The Blanton scrapbook is a fascinating look at the early days of the “war to end all wars,” long before American soldiers were called to serve “over there.” While somewhat jarring initially, upon second view, … read more »

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- “Our share in the war is no small one”: Virginia Women and World War I, Part II

This is the second of a two-part blog post adapted from an article originally written for the Summer 2001 issue of Virginia Cavalcade.


Liberty Day opening U.S. Gov't Bag Loading Plant : Seven Pines, October 12, 1918 / Frederic H. Spigel.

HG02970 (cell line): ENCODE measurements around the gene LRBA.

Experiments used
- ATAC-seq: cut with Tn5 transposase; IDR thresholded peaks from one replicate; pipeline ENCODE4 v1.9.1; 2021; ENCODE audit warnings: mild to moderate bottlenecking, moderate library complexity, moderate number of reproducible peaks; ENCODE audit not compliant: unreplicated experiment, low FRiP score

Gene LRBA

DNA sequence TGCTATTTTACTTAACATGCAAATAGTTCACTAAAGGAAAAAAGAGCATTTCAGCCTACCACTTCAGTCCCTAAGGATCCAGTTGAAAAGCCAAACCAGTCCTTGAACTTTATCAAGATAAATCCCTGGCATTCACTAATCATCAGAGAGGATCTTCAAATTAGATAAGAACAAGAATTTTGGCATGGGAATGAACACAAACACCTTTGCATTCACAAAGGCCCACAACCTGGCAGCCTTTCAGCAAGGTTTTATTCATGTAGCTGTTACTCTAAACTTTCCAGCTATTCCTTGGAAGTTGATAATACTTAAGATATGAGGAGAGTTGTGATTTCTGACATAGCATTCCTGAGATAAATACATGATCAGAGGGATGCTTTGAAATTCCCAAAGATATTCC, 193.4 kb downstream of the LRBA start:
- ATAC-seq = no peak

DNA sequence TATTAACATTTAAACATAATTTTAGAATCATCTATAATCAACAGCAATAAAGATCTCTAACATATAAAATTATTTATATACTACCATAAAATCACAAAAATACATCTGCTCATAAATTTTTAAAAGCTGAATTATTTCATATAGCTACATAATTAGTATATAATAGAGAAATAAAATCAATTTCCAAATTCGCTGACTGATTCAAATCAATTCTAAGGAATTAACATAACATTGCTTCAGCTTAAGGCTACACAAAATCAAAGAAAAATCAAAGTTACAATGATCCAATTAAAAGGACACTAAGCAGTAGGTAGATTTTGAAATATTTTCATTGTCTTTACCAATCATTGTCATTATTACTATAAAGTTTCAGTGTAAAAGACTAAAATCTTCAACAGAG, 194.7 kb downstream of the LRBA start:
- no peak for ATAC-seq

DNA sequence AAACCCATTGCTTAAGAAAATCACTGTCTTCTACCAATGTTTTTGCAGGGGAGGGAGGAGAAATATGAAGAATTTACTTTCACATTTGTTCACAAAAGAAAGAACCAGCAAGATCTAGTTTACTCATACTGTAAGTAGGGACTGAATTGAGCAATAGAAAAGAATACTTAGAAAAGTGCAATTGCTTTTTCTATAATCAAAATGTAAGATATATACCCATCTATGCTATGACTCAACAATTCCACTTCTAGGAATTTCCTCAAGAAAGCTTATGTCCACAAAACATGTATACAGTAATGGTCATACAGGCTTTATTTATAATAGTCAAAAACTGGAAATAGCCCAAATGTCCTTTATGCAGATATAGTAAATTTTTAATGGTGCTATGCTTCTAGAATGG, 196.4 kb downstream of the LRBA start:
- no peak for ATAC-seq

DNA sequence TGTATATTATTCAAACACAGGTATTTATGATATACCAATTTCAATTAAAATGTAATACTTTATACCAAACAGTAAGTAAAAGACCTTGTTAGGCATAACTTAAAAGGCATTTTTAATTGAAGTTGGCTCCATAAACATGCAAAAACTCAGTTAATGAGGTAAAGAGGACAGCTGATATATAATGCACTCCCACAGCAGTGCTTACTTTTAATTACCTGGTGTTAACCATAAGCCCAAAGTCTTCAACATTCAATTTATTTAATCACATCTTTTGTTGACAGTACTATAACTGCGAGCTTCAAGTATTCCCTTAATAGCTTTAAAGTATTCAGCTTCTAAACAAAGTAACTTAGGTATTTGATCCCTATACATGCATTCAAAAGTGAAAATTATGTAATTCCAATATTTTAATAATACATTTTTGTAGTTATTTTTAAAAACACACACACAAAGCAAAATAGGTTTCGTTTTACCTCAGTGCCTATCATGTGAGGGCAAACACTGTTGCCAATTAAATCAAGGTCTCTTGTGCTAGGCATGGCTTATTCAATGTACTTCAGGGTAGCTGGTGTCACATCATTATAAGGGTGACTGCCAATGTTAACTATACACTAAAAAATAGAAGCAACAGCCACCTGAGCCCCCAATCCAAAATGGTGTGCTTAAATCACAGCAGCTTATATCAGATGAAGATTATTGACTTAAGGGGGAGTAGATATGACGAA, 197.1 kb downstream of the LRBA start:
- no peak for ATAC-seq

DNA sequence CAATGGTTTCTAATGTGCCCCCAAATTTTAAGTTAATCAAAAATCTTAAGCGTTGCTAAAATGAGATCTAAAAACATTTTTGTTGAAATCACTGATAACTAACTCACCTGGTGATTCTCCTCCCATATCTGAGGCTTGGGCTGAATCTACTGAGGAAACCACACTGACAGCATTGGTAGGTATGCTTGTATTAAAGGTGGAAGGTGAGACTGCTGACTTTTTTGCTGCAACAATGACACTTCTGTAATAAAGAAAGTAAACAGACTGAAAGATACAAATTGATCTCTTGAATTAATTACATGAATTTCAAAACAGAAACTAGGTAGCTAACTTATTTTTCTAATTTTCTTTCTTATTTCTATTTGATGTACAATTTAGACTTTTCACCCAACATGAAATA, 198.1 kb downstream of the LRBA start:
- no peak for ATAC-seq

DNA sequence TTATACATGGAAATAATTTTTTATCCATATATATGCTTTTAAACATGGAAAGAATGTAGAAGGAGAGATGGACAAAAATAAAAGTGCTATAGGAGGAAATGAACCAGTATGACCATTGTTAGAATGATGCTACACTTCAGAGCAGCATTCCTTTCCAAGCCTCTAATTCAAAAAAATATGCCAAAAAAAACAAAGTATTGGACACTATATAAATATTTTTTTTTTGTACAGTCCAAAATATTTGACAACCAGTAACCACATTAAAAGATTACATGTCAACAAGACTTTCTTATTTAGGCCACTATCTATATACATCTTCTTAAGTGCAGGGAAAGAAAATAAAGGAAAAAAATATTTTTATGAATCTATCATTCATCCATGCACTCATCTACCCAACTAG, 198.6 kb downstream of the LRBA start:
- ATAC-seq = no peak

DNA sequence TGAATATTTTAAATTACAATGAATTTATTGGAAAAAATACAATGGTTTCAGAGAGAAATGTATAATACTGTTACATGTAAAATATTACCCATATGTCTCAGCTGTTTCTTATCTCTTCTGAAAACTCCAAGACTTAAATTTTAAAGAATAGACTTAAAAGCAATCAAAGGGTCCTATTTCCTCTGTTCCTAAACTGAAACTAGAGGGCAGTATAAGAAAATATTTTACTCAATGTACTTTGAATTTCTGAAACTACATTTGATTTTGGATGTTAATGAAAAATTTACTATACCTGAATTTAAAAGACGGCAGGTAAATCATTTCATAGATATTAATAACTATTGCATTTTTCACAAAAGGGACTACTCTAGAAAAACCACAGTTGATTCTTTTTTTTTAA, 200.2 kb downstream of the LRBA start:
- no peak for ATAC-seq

While nurses and female yeomen filled military roles, civilian women’s organizations of all kinds worked on the home front. In fact, such groups composed three-fourths of the wartime organizations in Virginia. The state Equal Suffrage League temporarily suspended agitation for women’s voting rights and joined with dozens of other organizations, including the Virginia Association Opposed to Women Suffrage, to support the war effort. For instance, both groups supported the Khaki and Blue Kitchen, at 210 East Grace Street in Richmond, which provided meals for servicemen visiting the city. Richmond’s suffragists (including Adele Clark, Nora Houston, and Eudora Ramsay Richardson) transformed the Equal Suffrage League headquarters and worked tirelessly for the suffrage auxiliary of the Red Cross. “We have a sewing machine,” one member reported, “and [a] pleasant work-room.” The auxiliary also purchased a knitting machine and pledged to provide mittens for the hundred nurses assigned to U.S. Base Hospital No. 45. By November 1917, the women already had produced 1,244 garments, including bedshirts, bathrobes, pajamas, pillowcases, sheets, and towels, and had knitted sweaters, mufflers, mittens, and socks. In Roanoke, the Equal Suffrage League joined with twenty local women’s groups to encourage the cultivation of home gardens. As a result, agricultural production … read more »